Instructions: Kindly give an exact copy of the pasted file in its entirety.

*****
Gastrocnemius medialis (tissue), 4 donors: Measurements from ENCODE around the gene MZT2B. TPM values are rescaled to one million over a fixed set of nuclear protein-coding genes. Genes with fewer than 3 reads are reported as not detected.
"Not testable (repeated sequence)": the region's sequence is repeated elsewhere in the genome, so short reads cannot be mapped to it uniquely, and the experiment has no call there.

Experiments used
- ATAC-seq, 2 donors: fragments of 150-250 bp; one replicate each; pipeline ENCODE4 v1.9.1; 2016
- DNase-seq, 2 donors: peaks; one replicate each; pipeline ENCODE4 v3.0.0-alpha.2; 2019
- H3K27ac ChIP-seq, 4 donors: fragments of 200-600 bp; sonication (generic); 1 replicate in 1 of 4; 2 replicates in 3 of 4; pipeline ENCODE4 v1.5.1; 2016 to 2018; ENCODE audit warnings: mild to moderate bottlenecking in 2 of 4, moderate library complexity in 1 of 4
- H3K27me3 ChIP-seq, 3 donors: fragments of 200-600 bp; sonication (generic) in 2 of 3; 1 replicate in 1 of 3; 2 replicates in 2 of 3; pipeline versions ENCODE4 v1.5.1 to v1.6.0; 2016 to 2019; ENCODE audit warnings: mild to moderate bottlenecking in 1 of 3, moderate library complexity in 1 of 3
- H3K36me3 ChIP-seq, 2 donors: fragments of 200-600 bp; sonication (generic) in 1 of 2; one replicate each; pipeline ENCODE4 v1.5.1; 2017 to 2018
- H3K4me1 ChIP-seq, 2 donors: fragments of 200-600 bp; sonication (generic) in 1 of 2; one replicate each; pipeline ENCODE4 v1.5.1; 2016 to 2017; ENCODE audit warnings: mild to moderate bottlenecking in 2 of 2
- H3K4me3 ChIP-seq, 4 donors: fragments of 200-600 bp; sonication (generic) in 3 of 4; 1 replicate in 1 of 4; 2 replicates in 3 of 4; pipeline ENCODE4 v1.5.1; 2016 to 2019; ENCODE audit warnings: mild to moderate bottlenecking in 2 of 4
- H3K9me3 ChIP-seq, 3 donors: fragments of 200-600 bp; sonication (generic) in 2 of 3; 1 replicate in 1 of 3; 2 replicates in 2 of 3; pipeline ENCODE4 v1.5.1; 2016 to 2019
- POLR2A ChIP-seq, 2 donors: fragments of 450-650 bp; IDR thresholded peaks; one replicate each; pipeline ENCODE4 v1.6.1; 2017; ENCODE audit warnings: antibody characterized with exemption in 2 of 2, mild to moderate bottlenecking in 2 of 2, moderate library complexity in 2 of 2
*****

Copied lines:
Gastrocnemius medialis (tissue), 4 donors: Measurements from ENCODE around the gene MZT2B. TPM values are rescaled to one million over a fixed set of nuclear protein-coding genes. Genes with fewer than 3 reads are reported as not detected.
"Not testable (repeated sequence)": the region's sequence is repeated elsewhere in the genome, so short reads cannot be mapped to it uniquely, and the experiment has no call there.

Experiments used
- ATAC-seq, 2 donors: fragments of 150-250 bp; one replicate each; pipeline ENCODE4 v1.9.1; 2016
- DNase-seq, 2 donors: peaks; one replicate each; pipeline ENCODE4 v3.0.0-alpha.2; 2019
- H3K27ac ChIP-seq, 4 donors: fragments of 200-600 bp; sonication (generic); 1 replicate in 1 of 4; 2 replicates in 3 of 4; pipeline ENCODE4 v1.5.1; 2016 to 2018; ENCODE audit warnings: mild to moderate bottlenecking in 2 of 4, moderate library complexity in 1 of 4
- H3K27me3 ChIP-seq, 3 donors: fragments of 200-600 bp; sonication (generic) in 2 of 3; 1 replicate in 1 of 3; 2 replicates in 2 of 3; pipeline versions ENCODE4 v1.5.1 to v1.6.0; 2016 to 2019; ENCODE audit warnings: mild to moderate bottlenecking in 1 of 3, moderate library complexity in 1 of 3
- H3K36me3 ChIP-seq, 2 donors: fragments of 200-600 bp; sonication (generic) in 1 of 2; one replicate each; pipeline ENCODE4 v1.5.1; 2017 to 2018
- H3K4me1 ChIP-seq, 2 donors: fragments of 200-600 bp; sonication (generic) in 1 of 2; one replicate each; pipeline ENCODE4 v1.5.1; 2016 to 2017; ENCODE audit warnings: mild to moderate bottlenecking in 2 of 2
- H3K4me3 ChIP-seq, 4 donors: fragments of 200-600 bp; sonication (generic) in 3 of 4; 1 replicate in 1 of 4; 2 replicates in 3 of 4; pipeline ENCODE4 v1.5.1; 2016 to 2019; ENCODE audit warnings: mild to moderate bottlenecking in 2 of 4
- H3K9me3 ChIP-seq, 3 donors: fragments of 200-600 bp; sonication (generic) in 2 of 3; 1 replicate in 1 of 3; 2 replicates in 2 of 3; pipeline ENCODE4 v1.5.1; 2016 to 2019
- POLR2A ChIP-seq, 2 donors: fragments of 450-650 bp; IDR thresholded peaks; one replicate each; pipeline ENCODE4 v1.6.1; 2017; ENCODE audit warnings: antibody characterized with exemption in 2 of 2, mild to moderate bottlenecking in 2 of 2, moderate library complexity in 2 of 2